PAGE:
I have learned many life lessons thus far by simply becoming an Austinite, one of the most eye opening being the terrifying night that I got lost downtown. Two years ago, I was put in charge of writing a concert review for the university newspaper which seemed easy enough. My idealistic plan consisted of attending the music festival then walking a couple of blocks to meet my friends at another concert that I happened to be covering. Easy enough, right? Absolutely…not. Tragedy first struck when I forgot to charge my phone, so the battery was at 10% an hour in to the music festival. Having been a bit of a McGyver fan as a child, I grabbed my faithful red lipstick and wrote down a friend’s number on the back of an index card that I just so happened to have in my wallet and went merrily along my way. Towards the end of the festival and almost five hours later, I realized that I was so famished that it felt as though that nasty thing from Alien was about to pop out of my stomach. I rushed to the concession stand only to find that I had left my debit card back at my dorm. Having inherited my mother’s stubborn nature, I marched onward to the next concert venue and figured that I could always wait until I met up with my friends to get my dinner on. This is when my pride officially ran out and was replaced by my naivety. Upon getting to the next concert, I was dizzy and to the point of dehydration. By this time, my phone had already died, so I became dependent upon the fortunately nice family in line behind me to borrow their phones and water bottles. After five phone calls and three voice mails, I felt less like McGyver and more like McLoser. To this very day I have no idea what possessed me to start walking from 8th back to St. Ed’s, but that’s what I did. The entire time that I walked back in the darkness all I hear was my mother’s voice warning me about the dangers of walking along in a big city at night and how a young college girl by herself was a Lifetime movie waiting to happen. Tired and Terrified, I trudged on hoping for kindness from a stranger in almost an Annie scenario where a Daddy Warbucks type would whisk me away into his limo for food and a ride home. However, kindness came from the unlikeliest of places.
The only person who was nice enough to ask me if I was okay, although I clearly looked frazzled at this point (think Ke$ha after a wild night), was a homeless man on the corner of 1st and 2nd. Having always been taught to give whatever I could to those less fortunate, I dug around in my dress pocket to find a whopping 15₵. I placed the small change in his cup and apologized for not having more. He grabbed my hand and said, “Sit down, sugar. You look like you’ve had a rough night.” I must have looked absolutely frightened at the idea because he smiled and said, “I promise that I’m not trying to trick you so that I can steal your stuff. I just know how it feels to have people walk by you and not care.” I smiled back and told him about my tale and realized how ridiculous it was that I was on the verge of tears because my smart phone died, I hadn’t eaten since breakfast, and I had to walk a few blocks back to my nice dorm room where I planned to take a hot shower and then curl up in my warm bed. After I finished explaining my situation, he advised me to walk one more block to the hotel so that I could get bus fare from the concierge. I got up, thanked the man, and left. As I was walking away, he thanked me as well for not ignoring him and giving him the opportunity to help someone else for a change instead of asking everyone else for change.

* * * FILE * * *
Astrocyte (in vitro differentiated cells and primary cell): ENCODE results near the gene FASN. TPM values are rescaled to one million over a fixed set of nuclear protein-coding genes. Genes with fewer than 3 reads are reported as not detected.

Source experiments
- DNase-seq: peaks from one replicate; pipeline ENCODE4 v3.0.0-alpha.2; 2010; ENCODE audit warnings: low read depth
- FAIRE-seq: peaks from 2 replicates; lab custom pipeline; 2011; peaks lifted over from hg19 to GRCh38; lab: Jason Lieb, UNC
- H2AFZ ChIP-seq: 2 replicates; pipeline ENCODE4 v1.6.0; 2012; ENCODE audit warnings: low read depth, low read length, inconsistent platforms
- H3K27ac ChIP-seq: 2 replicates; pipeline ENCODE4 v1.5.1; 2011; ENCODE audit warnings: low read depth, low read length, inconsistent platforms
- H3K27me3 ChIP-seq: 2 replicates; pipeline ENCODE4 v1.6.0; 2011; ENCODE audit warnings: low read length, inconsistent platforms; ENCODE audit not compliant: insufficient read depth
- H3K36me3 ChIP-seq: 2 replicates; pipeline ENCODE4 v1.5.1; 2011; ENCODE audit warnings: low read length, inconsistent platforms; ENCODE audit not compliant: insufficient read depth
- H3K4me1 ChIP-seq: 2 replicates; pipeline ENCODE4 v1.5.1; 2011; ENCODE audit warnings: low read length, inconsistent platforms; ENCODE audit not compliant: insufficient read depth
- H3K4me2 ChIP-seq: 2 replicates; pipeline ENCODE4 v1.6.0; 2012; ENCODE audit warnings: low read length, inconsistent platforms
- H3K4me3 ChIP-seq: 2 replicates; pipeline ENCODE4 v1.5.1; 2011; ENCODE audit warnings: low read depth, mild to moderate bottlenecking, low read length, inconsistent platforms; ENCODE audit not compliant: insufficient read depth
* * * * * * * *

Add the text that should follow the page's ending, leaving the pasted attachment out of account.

You may be asking yourself what my story has to do with Fair Trade. In my humble opinion, it all comes back to social justice. During a normal weekday, we greet the day with a cup of coffee and then get ready for work, school, etc by (hopefully) putting on clothes for the day. Do you happen to ask yourself where the coffee currently steaming in your favorite mug, in my case a Halloween Old Navy from circa 2002, came from? We often don’t take the time to think about the unjust working conditions involved. Social injustice often exists in our own homes, and we usually don’t even think about it. It often takes a real world experience to open our eyes, minds, and hearts to the truth about what goes on around in our world, country, state, or even neighborhood. We have this skewed perception of others when frankly we could lose everything just as easily. I am not saying that I’m not guilty of thinking this way at times, but what I am saying is that I am more open to just talking to the homeless people that I walk by every day and more thoughtful before complaining about cafeteria food or Twitter being down because at the end of the day, I know where my next meal is coming from and that I’ll wake with a roof over my head. Everyone doesn’t get that luxury. I think that’s why I’m so passionate about making a change in the world. A ten minute conversation inspired me to help change the world. What will it take for you to do the same?